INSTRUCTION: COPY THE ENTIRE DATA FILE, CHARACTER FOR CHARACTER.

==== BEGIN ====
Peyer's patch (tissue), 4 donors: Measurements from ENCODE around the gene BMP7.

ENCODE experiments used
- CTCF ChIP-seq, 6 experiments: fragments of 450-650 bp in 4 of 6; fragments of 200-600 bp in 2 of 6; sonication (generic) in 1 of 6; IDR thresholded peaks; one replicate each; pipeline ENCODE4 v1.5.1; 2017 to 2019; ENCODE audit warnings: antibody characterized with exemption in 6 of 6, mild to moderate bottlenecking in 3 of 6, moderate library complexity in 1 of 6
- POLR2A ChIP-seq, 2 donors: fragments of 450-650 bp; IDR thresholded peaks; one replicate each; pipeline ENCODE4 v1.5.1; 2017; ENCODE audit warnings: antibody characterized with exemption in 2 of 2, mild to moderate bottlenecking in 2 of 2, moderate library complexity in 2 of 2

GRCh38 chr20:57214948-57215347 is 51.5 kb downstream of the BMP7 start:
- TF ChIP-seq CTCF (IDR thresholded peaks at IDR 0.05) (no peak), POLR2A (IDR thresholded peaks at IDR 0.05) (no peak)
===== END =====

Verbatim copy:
Peyer's patch (tissue), 4 donors: Measurements from ENCODE around the gene BMP7.

ENCODE experiments used
- CTCF ChIP-seq, 6 experiments: fragments of 450-650 bp in 4 of 6; fragments of 200-600 bp in 2 of 6; sonication (generic) in 1 of 6; IDR thresholded peaks; one replicate each; pipeline ENCODE4 v1.5.1; 2017 to 2019; ENCODE audit warnings: antibody characterized with exemption in 6 of 6, mild to moderate bottlenecking in 3 of 6, moderate library complexity in 1 of 6
- POLR2A ChIP-seq, 2 donors: fragments of 450-650 bp; IDR thresholded peaks; one replicate each; pipeline ENCODE4 v1.5.1; 2017; ENCODE audit warnings: antibody characterized with exemption in 2 of 2, mild to moderate bottlenecking in 2 of 2, moderate library complexity in 2 of 2

GRCh38 chr20:57214948-57215347 is 51.5 kb downstream of the BMP7 start:
- TF ChIP-seq CTCF (IDR thresholded peaks at IDR 0.05) (no peak), POLR2A (IDR thresholded peaks at IDR 0.05) (no peak)